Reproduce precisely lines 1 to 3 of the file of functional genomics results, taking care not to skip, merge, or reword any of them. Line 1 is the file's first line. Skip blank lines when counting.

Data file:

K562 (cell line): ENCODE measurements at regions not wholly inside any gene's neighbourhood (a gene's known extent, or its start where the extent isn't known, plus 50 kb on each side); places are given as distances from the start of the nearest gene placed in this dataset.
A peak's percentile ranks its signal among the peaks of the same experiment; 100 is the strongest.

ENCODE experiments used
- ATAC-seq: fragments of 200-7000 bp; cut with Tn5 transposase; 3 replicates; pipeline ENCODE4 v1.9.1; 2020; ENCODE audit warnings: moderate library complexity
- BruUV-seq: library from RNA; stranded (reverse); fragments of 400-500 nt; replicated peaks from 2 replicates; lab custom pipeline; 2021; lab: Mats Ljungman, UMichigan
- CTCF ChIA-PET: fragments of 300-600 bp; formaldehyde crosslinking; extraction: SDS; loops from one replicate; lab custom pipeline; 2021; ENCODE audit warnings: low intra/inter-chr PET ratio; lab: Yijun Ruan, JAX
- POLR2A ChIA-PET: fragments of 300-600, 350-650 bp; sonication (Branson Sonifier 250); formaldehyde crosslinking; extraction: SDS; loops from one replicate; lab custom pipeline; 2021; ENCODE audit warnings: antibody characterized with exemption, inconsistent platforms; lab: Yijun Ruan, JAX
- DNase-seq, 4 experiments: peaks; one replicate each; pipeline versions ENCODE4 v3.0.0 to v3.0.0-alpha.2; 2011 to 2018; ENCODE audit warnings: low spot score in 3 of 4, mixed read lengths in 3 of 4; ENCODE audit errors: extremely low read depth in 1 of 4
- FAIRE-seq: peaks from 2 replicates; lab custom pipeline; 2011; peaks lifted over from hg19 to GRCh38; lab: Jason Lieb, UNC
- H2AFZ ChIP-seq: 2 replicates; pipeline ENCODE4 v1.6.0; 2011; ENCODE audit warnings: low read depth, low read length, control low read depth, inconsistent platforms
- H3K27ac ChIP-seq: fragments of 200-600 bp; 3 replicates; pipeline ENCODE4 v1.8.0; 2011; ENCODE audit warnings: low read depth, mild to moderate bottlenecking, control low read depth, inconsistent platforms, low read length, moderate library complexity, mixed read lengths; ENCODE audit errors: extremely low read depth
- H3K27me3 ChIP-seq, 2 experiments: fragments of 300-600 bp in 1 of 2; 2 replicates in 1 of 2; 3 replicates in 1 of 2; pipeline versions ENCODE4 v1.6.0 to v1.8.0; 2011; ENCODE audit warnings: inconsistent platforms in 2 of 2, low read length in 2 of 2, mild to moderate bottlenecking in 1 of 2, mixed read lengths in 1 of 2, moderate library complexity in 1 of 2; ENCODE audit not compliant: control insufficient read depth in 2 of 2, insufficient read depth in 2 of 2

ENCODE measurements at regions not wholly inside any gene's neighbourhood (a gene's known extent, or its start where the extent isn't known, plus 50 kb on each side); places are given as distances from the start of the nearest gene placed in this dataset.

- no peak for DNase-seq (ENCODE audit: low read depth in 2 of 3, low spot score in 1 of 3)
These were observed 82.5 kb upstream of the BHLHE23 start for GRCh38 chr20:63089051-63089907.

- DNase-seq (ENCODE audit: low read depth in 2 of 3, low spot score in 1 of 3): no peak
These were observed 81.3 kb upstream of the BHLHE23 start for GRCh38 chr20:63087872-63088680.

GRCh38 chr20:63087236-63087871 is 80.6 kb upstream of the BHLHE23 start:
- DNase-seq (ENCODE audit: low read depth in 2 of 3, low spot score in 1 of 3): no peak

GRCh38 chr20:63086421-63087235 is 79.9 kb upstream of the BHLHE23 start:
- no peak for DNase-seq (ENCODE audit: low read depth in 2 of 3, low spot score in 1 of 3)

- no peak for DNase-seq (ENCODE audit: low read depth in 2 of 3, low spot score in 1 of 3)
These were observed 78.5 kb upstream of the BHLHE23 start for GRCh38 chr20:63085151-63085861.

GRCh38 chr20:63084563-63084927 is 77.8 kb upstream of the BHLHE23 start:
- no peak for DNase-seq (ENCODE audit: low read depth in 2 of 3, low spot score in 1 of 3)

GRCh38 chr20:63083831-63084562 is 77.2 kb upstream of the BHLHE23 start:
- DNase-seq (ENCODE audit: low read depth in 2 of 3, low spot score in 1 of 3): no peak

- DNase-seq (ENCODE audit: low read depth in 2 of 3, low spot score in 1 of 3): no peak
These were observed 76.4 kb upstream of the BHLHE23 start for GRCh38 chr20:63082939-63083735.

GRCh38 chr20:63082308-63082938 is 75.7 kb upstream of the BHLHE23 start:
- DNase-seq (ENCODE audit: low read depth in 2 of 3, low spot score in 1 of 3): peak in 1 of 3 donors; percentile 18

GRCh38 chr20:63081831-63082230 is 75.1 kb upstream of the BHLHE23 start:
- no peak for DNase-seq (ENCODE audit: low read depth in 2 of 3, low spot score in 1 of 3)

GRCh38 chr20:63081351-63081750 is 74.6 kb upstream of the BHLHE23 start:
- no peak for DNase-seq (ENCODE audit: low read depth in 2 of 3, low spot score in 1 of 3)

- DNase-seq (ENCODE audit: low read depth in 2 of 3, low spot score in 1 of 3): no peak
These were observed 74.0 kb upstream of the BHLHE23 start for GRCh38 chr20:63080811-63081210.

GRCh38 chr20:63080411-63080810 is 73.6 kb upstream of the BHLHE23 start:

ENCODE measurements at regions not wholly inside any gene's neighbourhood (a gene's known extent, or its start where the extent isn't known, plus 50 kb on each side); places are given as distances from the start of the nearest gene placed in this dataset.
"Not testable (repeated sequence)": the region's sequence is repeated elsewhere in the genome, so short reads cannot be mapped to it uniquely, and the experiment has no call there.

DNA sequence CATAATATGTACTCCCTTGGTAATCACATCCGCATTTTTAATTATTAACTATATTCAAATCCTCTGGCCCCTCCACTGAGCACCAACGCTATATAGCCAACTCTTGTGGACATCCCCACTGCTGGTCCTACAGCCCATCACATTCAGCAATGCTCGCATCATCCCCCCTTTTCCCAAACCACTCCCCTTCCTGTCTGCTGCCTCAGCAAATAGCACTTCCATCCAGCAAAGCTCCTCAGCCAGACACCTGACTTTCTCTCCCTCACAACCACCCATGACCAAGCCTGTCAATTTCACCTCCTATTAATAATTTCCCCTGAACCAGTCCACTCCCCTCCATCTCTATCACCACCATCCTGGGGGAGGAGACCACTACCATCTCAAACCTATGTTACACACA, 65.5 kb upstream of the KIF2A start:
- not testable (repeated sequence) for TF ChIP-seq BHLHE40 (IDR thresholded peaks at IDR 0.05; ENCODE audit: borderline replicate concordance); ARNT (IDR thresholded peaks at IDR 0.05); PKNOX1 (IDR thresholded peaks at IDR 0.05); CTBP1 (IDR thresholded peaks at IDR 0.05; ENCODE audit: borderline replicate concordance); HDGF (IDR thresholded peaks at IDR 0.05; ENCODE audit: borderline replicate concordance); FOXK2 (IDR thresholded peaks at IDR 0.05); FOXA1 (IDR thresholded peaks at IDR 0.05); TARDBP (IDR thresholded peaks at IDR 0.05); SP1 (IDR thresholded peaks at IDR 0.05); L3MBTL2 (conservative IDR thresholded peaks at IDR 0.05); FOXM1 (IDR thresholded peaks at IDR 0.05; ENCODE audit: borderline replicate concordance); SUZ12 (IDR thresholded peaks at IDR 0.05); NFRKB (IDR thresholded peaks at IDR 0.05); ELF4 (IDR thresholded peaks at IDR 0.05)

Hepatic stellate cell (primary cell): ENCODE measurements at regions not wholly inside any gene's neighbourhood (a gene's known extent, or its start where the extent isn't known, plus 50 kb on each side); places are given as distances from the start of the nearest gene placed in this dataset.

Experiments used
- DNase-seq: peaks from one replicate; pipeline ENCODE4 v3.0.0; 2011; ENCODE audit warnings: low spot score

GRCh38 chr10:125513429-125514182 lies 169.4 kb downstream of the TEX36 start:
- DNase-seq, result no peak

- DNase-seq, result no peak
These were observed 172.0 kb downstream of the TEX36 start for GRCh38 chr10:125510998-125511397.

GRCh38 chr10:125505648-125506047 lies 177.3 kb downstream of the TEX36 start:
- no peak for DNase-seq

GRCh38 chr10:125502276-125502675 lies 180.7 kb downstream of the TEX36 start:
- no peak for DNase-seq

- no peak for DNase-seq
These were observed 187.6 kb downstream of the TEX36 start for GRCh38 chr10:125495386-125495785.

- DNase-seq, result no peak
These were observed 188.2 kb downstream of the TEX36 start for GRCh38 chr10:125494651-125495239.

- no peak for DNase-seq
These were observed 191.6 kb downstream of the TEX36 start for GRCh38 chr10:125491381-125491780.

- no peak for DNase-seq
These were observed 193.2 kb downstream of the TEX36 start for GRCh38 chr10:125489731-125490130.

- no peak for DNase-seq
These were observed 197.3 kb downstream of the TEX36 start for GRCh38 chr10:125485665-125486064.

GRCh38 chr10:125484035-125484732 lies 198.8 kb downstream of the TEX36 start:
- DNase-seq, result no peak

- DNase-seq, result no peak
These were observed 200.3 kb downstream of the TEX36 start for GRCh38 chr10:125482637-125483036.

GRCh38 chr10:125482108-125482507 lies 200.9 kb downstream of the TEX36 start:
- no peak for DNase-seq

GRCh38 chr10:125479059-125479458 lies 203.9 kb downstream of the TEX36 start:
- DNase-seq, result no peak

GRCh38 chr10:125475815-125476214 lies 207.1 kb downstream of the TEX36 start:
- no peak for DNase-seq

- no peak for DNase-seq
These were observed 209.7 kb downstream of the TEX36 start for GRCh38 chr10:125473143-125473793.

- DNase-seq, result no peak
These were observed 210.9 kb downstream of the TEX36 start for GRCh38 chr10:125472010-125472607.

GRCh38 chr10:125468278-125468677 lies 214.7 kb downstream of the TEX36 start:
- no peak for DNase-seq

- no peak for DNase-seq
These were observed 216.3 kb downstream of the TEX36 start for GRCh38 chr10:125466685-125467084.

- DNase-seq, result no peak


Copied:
K562 (cell line): ENCODE measurements at regions not wholly inside any gene's neighbourhood (a gene's known extent, or its start where the extent isn't known, plus 50 kb on each side); places are given as distances from the start of the nearest gene placed in this dataset.
A peak's percentile ranks its signal among the peaks of the same experiment; 100 is the strongest.

ENCODE experiments used